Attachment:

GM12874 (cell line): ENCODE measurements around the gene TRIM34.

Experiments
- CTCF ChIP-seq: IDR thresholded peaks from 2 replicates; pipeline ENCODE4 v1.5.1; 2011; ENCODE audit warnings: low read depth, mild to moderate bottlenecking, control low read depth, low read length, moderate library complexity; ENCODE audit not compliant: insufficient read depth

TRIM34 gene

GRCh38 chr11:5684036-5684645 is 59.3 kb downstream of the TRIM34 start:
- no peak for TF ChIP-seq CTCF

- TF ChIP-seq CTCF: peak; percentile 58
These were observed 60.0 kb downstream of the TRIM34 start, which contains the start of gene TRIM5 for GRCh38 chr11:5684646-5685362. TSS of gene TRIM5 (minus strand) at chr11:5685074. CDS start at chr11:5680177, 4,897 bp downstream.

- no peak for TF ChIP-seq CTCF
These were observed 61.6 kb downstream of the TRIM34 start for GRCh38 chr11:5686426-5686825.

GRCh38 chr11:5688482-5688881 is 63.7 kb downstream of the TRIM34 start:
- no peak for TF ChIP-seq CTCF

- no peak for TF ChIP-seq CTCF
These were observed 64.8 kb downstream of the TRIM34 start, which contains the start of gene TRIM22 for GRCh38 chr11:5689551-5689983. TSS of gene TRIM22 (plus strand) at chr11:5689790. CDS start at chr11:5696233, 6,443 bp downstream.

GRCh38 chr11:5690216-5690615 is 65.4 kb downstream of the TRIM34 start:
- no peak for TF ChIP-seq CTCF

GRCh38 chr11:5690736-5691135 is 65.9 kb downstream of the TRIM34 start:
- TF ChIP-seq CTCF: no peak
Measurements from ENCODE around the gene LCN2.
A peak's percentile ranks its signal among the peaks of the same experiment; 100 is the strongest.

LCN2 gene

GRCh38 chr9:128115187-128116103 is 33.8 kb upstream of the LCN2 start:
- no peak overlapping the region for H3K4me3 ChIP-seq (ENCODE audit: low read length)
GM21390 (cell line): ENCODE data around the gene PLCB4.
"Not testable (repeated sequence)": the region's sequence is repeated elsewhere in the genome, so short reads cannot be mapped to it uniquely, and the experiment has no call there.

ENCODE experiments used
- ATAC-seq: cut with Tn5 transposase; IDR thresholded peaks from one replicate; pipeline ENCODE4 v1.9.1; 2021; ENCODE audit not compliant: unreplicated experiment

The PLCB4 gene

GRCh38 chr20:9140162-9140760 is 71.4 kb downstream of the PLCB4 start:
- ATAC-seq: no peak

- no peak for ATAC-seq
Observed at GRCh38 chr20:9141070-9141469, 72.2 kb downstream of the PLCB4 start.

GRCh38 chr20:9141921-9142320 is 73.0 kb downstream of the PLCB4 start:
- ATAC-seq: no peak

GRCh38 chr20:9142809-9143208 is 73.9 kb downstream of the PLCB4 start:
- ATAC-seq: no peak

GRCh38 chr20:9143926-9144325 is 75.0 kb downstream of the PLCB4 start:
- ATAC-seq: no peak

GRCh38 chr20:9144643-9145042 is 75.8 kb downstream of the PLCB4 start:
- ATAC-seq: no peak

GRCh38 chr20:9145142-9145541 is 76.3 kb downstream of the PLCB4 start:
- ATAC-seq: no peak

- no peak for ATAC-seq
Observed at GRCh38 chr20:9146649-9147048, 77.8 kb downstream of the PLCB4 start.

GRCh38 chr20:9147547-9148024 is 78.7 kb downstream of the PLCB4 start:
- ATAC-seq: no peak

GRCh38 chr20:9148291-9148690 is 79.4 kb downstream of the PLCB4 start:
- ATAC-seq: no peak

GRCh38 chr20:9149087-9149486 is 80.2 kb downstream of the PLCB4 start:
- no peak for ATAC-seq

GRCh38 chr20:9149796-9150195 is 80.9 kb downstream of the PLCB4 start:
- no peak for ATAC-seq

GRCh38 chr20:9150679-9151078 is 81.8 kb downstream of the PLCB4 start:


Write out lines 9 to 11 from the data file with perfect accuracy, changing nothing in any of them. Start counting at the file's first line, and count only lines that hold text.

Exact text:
- no peak for TF ChIP-seq CTCF
These were observed 61.6 kb downstream of the TRIM34 start for GRCh38 chr11:5686426-5686825.

GRCh38 chr11:5688482-5688881 is 63.7 kb downstream of the TRIM34 start: